Session 1B
Title: Learner creativity in the EAP classroom: Is it possible?

In Australia, most English for academic purposes (EAP) courses are based upon the notions of genre proposed by the Sydney school (e.g. Martin & Rose, 2008) and EAP theory (e.g. Swales & Feak, 2001). While these approaches view genre as a dynamic social construct, in the reality of the EAP classroom, academic texts are often presented as being relatively fixed in terms of their structure and grammar. This has led to these approaches being criticised for discouraging learner creativity (Paltridge, 2013).

Furthermore, even if explicit teaching of conventionalised text forms can be needs-based, supportive and empowering (Hyland, 2007) as well as oriented towards the hybridity and genre bending of the real world (Bhatia, 2014), is it in fact the case that “genres must be fully mastered in order to be manipulated freely” (Bakhtin, 1986)? And if so, is creativity at all necessary for the achievement of EAP students’ learning goals?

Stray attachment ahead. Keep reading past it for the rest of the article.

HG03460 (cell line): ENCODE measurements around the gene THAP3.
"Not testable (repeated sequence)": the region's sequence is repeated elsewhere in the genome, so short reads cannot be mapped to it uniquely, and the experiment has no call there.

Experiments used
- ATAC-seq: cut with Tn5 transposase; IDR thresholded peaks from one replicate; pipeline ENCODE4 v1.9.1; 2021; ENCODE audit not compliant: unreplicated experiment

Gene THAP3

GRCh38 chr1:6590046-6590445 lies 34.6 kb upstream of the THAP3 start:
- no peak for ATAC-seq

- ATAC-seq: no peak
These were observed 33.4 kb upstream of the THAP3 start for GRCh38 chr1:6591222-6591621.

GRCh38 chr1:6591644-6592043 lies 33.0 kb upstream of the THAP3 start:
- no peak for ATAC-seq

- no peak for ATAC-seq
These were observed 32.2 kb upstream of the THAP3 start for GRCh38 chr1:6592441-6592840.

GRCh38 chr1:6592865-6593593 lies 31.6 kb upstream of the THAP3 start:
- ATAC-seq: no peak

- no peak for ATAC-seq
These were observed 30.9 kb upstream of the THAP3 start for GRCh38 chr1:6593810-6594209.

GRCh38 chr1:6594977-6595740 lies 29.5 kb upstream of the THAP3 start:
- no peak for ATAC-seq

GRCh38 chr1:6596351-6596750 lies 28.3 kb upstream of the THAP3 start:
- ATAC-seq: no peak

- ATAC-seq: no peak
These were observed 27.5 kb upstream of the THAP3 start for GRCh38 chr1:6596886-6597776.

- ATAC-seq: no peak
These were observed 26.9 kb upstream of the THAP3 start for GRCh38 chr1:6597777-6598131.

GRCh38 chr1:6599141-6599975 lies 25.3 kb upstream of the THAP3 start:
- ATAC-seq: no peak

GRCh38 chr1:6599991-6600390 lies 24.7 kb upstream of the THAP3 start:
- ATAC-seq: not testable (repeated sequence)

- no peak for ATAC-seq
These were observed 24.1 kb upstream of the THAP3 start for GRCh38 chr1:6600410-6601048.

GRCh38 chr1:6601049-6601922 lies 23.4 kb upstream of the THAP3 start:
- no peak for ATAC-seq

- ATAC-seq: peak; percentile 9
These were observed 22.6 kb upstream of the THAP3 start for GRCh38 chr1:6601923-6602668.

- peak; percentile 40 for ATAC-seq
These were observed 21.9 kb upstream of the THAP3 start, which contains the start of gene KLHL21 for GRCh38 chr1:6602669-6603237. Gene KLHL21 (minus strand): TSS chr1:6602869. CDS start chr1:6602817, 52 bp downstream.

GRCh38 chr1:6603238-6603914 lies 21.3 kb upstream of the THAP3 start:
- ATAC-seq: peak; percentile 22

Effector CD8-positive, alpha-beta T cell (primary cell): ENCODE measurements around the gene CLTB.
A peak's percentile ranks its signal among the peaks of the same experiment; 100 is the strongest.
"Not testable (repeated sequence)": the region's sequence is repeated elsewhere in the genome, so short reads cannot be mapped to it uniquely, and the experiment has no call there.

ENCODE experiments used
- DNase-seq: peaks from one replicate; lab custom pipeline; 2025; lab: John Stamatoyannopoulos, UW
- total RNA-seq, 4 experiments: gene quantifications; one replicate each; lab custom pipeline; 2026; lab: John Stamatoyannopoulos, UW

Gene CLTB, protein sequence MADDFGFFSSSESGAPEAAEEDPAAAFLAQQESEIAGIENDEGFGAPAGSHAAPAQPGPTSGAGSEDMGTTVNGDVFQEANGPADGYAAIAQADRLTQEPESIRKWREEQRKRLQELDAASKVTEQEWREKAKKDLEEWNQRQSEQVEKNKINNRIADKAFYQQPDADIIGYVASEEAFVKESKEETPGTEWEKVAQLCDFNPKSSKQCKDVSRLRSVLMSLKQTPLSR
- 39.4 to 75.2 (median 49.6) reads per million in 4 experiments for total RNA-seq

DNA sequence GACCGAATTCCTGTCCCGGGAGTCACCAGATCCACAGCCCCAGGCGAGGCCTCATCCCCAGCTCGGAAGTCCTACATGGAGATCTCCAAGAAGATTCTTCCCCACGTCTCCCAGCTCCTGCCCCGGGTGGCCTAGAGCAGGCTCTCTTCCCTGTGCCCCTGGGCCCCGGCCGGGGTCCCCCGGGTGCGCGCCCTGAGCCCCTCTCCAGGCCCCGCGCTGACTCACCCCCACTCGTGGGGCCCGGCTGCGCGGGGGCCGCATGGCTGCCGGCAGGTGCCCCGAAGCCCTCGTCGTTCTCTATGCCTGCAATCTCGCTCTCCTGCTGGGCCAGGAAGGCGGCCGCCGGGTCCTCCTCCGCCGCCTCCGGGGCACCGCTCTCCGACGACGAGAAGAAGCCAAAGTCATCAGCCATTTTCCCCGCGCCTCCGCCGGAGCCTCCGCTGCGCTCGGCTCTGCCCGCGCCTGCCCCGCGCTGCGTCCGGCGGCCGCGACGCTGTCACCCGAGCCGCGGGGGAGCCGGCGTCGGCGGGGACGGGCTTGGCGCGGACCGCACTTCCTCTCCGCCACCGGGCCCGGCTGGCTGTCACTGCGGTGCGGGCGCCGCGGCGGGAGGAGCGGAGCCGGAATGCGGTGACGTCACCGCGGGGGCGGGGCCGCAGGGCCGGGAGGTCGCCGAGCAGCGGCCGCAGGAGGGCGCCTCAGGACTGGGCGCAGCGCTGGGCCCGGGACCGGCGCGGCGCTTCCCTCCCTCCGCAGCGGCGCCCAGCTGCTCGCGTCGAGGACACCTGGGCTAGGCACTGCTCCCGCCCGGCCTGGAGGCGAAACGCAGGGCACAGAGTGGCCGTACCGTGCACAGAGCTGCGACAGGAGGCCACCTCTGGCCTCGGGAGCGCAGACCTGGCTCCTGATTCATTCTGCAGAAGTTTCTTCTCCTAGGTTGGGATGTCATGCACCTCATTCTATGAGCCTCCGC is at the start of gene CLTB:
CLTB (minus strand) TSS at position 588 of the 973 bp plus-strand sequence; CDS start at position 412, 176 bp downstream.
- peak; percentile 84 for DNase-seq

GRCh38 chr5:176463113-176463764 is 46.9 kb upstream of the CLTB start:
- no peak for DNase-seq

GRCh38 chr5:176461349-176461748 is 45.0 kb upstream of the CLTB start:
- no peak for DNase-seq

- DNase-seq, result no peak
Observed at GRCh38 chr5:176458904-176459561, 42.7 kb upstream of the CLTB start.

In this session, through analysis of teaching materials and students’ texts, we’ll confront these controversial questions and discuss the ways in which a genre-based approach to EAP can both constrain and liberate learner creativity.

Richard Ingold teaches EAP at Navitas Sydney. He holds a Master of Applied Linguistics (with Merit) from the University of Sydney, where he specialized in Systemic Functional Linguistics and genre pedagogy. He is a regular contributor to English Australia Journal and is a committed member of the #AusELT community.